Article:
Monthly Archives: October 2012

5 Ways to Take the Scary Out Of Continuous Process Improvement

5 Ways to Take the Scary Out Of Continuous Process Improvement

With Halloween here, we thought we’d take a look at something which inspires fear and dread in many manufacturing employees… the Continuous Improvement Committee.

In theory, “Continuous Process Improvement” offers a near Utopian vision of how business should work.  Rather than management dictating how business will improve, continuous process improvement utilizes the expertise, interest and strengths of employees to think about improvement, and then empowers the employees to make the improvements a reality.

The suggestion box has become the “go-to” tool for Continuous Improvement Committees.

But, all too often, reality is nowhere near the vision.  “Continuous Improvement Committees” may occasionally meet for lunch.  There might be a suggestion box in the lunchroom, and campaigns may lead to a lot of work and temporary improvements before, inevitably, slipping back to the status quo.  And, it has been shown “continuous improvement” may stifle innovation or worse.

Rather than give up and scrap all hope of “continuous improvement,” simply evaluating the process and making a few small changes could lead to the positive results many companies expect from the committees.  Here are a few common sense ideas for taking the pain out of continuous improvement so you can focus on the improvement:

1)      Create a steering committee that includes all branches of the company, including an advocate in management or the executive team.  You’ll need a voice with management to coordinate your improvement activities.

2)      Determine the ROI as you are planning improvements.  It’s not enough to ask people to “improve” for the sake of improvement.  There should be a clear benefit. Identifying the ROI will also help as you evaluate results and provide measurable benchmarks in the process.

3)      Structure the plan around phases.  Many times, continuous improvement projects fall victim to lofty goals that introduce more change and complexity than necessary.  Making small improvements in controlled phases with a measured result and ROI will build support for future improvements.  Historical evidence has shown smaller phases allow the opportunity to make adjustments, leading to greater project success.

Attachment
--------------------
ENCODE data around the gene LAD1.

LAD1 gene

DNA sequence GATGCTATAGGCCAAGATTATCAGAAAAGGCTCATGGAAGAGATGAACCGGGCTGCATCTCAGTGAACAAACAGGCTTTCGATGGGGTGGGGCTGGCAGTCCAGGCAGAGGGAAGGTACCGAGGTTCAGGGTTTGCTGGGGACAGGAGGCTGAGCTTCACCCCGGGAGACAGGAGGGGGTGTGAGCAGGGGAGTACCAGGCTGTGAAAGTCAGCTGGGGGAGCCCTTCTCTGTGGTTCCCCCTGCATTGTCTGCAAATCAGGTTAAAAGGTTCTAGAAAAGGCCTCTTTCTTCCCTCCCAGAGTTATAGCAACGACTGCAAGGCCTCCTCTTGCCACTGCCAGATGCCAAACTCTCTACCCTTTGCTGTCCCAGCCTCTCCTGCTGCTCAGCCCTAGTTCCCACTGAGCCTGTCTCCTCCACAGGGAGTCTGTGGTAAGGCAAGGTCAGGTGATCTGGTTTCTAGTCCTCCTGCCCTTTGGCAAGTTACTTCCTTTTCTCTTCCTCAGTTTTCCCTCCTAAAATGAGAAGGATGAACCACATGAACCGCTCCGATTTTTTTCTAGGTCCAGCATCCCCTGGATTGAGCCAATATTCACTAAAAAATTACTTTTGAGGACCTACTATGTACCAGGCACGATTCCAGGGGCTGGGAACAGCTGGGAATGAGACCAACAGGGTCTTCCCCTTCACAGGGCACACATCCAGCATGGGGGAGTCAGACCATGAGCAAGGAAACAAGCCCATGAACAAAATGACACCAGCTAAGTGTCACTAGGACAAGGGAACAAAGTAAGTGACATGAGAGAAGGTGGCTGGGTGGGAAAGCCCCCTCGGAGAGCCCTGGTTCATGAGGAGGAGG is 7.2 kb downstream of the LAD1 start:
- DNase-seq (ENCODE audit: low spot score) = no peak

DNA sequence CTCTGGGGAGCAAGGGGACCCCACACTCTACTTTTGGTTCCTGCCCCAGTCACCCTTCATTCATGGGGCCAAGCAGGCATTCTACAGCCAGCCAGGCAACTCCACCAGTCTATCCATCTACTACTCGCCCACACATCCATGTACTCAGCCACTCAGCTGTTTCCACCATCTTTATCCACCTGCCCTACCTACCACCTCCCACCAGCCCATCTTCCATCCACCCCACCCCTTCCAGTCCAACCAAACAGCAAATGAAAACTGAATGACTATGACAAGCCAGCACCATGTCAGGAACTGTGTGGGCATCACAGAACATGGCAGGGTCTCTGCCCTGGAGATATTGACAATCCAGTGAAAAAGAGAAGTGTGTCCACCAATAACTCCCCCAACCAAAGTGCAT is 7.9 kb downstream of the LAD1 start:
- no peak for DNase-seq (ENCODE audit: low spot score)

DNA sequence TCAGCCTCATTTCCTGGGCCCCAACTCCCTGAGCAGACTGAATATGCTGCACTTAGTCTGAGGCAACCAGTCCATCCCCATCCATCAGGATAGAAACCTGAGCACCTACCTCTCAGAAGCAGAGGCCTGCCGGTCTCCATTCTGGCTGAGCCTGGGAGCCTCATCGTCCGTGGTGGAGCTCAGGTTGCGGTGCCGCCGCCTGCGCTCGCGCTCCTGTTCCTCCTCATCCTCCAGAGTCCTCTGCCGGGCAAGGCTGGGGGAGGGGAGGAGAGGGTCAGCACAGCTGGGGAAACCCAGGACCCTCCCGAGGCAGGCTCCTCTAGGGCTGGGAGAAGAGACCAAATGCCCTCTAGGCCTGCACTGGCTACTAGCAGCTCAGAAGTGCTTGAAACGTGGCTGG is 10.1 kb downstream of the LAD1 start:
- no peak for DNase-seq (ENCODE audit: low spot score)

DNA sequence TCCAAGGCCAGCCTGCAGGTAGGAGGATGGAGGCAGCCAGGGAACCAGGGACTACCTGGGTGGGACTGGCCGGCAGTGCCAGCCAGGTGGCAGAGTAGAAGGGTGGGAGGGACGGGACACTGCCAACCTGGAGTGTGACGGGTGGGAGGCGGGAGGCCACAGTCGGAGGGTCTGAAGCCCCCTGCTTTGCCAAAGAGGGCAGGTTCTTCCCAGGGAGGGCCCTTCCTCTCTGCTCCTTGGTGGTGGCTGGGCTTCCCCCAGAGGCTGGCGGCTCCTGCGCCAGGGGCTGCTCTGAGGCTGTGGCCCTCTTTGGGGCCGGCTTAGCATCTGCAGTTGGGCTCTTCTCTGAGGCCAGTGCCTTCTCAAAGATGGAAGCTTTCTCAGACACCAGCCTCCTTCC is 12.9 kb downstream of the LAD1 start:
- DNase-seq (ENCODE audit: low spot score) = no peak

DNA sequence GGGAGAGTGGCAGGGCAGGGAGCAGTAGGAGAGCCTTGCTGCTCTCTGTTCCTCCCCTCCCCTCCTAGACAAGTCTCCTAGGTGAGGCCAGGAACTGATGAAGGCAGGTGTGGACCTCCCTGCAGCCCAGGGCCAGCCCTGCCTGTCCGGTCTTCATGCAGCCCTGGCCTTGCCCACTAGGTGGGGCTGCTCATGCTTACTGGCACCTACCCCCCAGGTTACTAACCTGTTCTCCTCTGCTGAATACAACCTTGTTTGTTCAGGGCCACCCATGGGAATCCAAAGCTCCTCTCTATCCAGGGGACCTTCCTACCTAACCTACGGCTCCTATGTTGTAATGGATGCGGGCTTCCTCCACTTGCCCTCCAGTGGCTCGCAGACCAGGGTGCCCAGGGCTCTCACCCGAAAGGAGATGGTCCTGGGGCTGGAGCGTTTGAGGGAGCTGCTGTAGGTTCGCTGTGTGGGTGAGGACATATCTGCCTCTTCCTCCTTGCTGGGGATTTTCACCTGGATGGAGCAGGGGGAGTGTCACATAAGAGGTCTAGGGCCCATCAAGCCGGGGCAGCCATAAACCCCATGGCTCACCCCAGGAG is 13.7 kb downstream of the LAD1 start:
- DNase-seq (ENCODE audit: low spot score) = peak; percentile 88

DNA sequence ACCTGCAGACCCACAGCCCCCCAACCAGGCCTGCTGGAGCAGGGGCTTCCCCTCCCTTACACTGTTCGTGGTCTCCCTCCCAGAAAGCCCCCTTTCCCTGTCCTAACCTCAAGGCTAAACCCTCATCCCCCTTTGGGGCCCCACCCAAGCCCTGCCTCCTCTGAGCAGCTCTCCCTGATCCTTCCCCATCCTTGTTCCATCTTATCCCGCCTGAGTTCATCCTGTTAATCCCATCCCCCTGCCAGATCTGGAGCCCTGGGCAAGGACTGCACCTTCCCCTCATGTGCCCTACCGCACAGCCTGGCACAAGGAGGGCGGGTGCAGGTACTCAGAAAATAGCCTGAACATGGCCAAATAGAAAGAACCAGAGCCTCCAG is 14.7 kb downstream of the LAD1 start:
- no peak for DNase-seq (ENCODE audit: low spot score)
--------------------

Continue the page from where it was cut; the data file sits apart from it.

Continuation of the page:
4)      Keep in mind the idea of “controlled” phases as you plan.  Look at the project and identify who or what is driving the changes.  Maintaining control during each phase helps ensure the ROI continues to be the focus of the project.

5)      As you plan improvements, think about sustainability.  Implementing an improvement is only half the project.  The other half is ensuring the improvement is one that will last after the campaign is over.  Many times it is necessary to implement “process enforcement” to ensure sustainability.

Take the fear out of continuous improvement and make a positive change today.

Honestly, the suggestions here aren’t groundbreaking, but they’re not meant to be. Our goal is to take the fear out of continuous improvement. These concepts can be applied to any improvement project, including the move to paperless manufacturing on the shop floor.  We designed our paperless manufacturing around simple, controlled phases that ensure an ROI for each phase and gives control of the project to our customers.  Our software has been designed to minimize training and ensure sustainable process improvements for manufacturing.  It’s how we can promise paper off the shop floor in less than 30 days.

So what success (or failure) have you had with Continuous Process Improvement?  How can you ensure improvements are sustainable?  The truth is, continuous improvement isn’t scary, but not doing anything to improve your business might be.  Send us a message if you’d like to learn more.  We’d love to hear from you!

Next week, we’re going to take a look at that moment when you realize something isn’t working and it’s time for change.  See you then!